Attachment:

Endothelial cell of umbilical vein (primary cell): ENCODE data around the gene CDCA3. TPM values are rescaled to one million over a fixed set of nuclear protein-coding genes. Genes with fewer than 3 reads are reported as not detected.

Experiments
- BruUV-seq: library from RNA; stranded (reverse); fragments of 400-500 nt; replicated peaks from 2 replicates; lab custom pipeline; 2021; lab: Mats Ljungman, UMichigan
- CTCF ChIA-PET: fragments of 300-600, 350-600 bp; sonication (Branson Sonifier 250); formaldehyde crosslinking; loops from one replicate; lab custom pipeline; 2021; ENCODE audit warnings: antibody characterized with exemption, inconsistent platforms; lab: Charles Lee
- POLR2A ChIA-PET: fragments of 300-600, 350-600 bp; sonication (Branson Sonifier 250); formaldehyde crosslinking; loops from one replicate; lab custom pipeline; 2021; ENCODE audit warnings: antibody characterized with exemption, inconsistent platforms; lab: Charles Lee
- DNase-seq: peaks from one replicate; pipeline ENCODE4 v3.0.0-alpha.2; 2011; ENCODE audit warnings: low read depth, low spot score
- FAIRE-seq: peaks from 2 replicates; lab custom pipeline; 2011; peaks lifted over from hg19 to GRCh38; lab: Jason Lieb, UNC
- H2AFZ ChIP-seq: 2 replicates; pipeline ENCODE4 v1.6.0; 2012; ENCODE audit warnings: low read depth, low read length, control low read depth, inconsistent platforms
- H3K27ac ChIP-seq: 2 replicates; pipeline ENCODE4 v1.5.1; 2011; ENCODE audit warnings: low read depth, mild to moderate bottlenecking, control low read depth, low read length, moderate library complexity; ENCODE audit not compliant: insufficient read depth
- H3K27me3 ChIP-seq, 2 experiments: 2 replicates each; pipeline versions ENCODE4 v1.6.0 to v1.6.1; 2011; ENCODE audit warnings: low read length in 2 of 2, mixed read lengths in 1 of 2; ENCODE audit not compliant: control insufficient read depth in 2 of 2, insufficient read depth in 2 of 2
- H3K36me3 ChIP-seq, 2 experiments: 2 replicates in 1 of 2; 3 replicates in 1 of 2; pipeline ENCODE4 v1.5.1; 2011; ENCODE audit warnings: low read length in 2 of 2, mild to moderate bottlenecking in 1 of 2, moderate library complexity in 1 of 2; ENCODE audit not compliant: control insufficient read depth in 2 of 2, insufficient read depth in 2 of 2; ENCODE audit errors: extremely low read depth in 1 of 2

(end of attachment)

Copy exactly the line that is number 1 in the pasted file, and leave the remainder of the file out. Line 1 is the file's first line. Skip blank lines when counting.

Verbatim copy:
Endothelial cell of umbilical vein (primary cell): ENCODE data around the gene CDCA3. TPM values are rescaled to one million over a fixed set of nuclear protein-coding genes. Genes with fewer than 3 reads are reported as not detected.